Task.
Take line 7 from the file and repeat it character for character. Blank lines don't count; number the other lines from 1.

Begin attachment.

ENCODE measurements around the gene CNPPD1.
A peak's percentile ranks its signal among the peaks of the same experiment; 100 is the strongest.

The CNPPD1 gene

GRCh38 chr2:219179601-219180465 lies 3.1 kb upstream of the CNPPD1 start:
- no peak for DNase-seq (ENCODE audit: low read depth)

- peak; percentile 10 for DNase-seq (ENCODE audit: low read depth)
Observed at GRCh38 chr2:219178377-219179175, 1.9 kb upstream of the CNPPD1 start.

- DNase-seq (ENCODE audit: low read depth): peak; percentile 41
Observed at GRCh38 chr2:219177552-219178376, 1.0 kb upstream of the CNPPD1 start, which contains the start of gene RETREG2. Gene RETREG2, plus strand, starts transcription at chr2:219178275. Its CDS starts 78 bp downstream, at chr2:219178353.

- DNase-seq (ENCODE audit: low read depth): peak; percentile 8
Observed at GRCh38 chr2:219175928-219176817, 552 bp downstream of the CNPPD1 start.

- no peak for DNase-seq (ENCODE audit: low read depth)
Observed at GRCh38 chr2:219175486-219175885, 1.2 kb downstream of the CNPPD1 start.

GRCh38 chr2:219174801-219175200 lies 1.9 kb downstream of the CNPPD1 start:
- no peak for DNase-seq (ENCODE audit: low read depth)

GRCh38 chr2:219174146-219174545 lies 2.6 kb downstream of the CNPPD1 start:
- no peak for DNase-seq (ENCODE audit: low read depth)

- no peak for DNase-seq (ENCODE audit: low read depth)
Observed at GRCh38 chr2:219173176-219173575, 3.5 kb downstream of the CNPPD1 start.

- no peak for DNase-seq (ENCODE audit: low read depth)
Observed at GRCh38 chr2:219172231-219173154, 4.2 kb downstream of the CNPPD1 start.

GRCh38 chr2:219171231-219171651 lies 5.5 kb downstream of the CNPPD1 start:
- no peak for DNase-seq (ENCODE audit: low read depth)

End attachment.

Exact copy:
Observed at GRCh38 chr2:219178377-219179175, 1.9 kb upstream of the CNPPD1 start.